Russian Warplane Shot Down in Syria by Rebels, Defense Ministry Says

The wreckage of a Russian Su-25 warplane shot down on Saturday in Idlib Province in Syria.

MOSCOW — A Russian fighter jet was shot down in a rebel-controlled area of Idlib Province in northern Syria on Saturday, Russia’s Defense Ministry said, adding that the pilot survived the initial attack by parachuting from the plane but was killed by members of a militia on the ground.

The downing of the jet occurred in one of the country’s so-called de-escalation zones established last year by Russia, Iran and Turkey, in an attempt to lessen the bloodshed in Syria’s long civil war.

The Russian Su-25 warplane was patrolling the Idlib area when it was struck by a missile, launched from an area controlled by rebels, the ministry said in a statement. The pilot has yet to be identified.

The rebel-held area where the plane was shot down, in the northwest of Idlib Province, is controlled by several different rebel factions, including the Free Syria Army, Islamist groups and Tahrir al-Sham, an Al Qaeda-affiliated alliance.

Videos taken at the scenes of the crash and released by local activists showed flames billowing from the crumpled debris of a plane, clearly identifiable as an Su-25, and showed the red star symbol used by the Russian Air Force.

Moaz al-Shami, a media activist who lives in Idlib Province and who regularly posts video footage from the area, appears in one of the videos and describes the fighters who downed the plane as “heroes,” avenging civilians killed in airstrikes by Russian jets.

Since President Vladimir V. Putin of Russia first ordered his forces to Syria, Russia has lost four warplanes, four helicopters and about 50 servicemen in the conflict.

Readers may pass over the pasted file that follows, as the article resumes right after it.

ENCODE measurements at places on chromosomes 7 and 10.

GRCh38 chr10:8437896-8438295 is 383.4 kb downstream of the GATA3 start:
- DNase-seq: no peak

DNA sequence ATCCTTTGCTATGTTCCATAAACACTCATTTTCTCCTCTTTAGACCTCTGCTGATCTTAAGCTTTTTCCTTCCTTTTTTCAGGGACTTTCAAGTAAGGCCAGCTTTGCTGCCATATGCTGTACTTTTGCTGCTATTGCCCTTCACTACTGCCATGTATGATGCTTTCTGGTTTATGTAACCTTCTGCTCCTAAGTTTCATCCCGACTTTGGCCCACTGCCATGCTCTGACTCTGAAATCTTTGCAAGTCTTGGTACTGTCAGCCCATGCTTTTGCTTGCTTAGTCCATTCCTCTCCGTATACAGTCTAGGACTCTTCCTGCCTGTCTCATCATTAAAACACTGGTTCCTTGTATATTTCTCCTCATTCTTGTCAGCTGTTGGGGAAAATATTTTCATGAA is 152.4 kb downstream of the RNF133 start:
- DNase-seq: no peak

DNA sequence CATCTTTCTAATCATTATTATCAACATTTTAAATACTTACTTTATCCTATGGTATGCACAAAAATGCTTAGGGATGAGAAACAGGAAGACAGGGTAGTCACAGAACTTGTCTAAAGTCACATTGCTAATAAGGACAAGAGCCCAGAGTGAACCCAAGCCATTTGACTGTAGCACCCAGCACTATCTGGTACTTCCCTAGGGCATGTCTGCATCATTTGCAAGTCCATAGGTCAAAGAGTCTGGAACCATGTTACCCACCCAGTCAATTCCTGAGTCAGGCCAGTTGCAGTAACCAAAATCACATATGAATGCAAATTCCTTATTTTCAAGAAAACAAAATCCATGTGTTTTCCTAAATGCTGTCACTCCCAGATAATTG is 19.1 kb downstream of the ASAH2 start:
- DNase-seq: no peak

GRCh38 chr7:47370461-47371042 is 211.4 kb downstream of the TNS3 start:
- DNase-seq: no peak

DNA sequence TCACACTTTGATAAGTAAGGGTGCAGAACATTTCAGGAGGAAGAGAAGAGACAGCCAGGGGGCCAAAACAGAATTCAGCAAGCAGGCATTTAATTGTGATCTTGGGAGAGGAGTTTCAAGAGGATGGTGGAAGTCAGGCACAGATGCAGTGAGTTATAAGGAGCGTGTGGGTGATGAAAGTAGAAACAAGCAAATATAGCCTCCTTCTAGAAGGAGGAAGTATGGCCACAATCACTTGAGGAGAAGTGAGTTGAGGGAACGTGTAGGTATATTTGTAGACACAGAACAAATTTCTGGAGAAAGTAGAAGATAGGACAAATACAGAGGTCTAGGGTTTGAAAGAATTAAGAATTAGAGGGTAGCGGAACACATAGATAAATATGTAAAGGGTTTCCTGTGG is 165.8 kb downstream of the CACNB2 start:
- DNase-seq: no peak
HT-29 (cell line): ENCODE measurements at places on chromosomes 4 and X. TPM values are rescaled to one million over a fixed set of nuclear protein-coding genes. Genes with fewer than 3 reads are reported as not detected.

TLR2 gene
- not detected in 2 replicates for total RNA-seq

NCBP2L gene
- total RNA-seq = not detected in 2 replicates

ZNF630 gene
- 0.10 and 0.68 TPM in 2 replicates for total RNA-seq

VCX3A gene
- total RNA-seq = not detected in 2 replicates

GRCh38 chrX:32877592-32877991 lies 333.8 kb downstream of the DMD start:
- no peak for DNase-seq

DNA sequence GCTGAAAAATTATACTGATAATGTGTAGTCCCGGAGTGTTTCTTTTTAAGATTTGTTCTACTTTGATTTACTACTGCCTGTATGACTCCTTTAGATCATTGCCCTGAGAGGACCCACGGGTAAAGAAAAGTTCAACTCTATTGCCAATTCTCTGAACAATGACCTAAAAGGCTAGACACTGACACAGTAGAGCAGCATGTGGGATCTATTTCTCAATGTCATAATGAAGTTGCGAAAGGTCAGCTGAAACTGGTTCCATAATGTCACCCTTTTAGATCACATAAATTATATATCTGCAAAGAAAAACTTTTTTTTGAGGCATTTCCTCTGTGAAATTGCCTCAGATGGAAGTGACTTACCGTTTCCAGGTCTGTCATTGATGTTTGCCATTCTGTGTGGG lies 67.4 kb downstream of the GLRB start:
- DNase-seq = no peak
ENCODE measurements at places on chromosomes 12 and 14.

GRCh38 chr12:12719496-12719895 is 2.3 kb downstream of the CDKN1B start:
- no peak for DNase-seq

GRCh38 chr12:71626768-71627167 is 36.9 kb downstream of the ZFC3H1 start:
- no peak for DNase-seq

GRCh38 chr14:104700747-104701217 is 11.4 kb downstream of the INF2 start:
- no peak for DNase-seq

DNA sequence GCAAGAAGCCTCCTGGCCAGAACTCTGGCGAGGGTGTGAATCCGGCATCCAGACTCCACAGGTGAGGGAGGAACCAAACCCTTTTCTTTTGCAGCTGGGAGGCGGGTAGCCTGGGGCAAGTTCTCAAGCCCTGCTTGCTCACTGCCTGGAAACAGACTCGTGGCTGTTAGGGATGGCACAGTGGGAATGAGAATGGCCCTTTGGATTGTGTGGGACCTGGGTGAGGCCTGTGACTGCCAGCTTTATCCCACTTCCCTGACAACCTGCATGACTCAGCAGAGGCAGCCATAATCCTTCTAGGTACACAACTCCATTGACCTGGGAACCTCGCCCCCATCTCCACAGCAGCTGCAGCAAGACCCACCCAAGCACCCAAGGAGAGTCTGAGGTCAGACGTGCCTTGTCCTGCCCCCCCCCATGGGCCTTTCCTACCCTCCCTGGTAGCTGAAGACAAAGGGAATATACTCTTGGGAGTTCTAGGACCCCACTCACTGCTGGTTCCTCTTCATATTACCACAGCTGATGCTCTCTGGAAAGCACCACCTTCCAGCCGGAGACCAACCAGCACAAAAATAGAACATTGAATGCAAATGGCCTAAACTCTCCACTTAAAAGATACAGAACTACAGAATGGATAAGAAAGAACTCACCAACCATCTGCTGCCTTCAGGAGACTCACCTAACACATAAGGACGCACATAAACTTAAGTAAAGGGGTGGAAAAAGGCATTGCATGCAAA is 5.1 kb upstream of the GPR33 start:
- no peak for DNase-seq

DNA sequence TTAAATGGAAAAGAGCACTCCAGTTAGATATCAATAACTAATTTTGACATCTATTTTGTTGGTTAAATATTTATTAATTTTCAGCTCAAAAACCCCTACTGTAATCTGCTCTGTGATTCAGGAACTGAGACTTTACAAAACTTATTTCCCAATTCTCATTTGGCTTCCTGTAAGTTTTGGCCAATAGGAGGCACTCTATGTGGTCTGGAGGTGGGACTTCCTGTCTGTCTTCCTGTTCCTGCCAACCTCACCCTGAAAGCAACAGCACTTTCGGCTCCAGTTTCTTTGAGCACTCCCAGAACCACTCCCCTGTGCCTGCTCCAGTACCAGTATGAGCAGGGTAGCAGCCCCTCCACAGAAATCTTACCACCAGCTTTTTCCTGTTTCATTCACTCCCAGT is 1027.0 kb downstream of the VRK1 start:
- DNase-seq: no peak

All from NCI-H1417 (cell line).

In a later statement, the Russian Defense Ministry said that it used high-precision weapons to kill more than 30 rebel forces in the area where the attack on the Russian aircraft was launched. Russian authorities, along with Turkish forces who are responsible for the de-escalation zone, are working to retrieve the pilot’s body.

In December, Mr. Putin ordered the withdrawal of Russian troops from Syria, declaring their mission completed. However, some Russian warplanes have stayed at the Hmeimim air base, which became Russia’s permanent air force facility in Syria.

In Moscow, Russian lawmakers promised a thorough investigation of the crash.

“Politically, this is very important and will have far-reaching consequences,” Franz Klintsevich, a member of the Russian Federation Council told Interfax, a Russian news agency.

Others blamed the United States for supplying Syrian rebels with weapons capable of shooting down the warplane.

“We have warned that the Americans will deliver such equipment, and they cannot control it later,” Aleksei Chepa, a member of the State Duma, told Interfax, adding that concerns had been expressed before that the weapons could bring down military and civilian planes.

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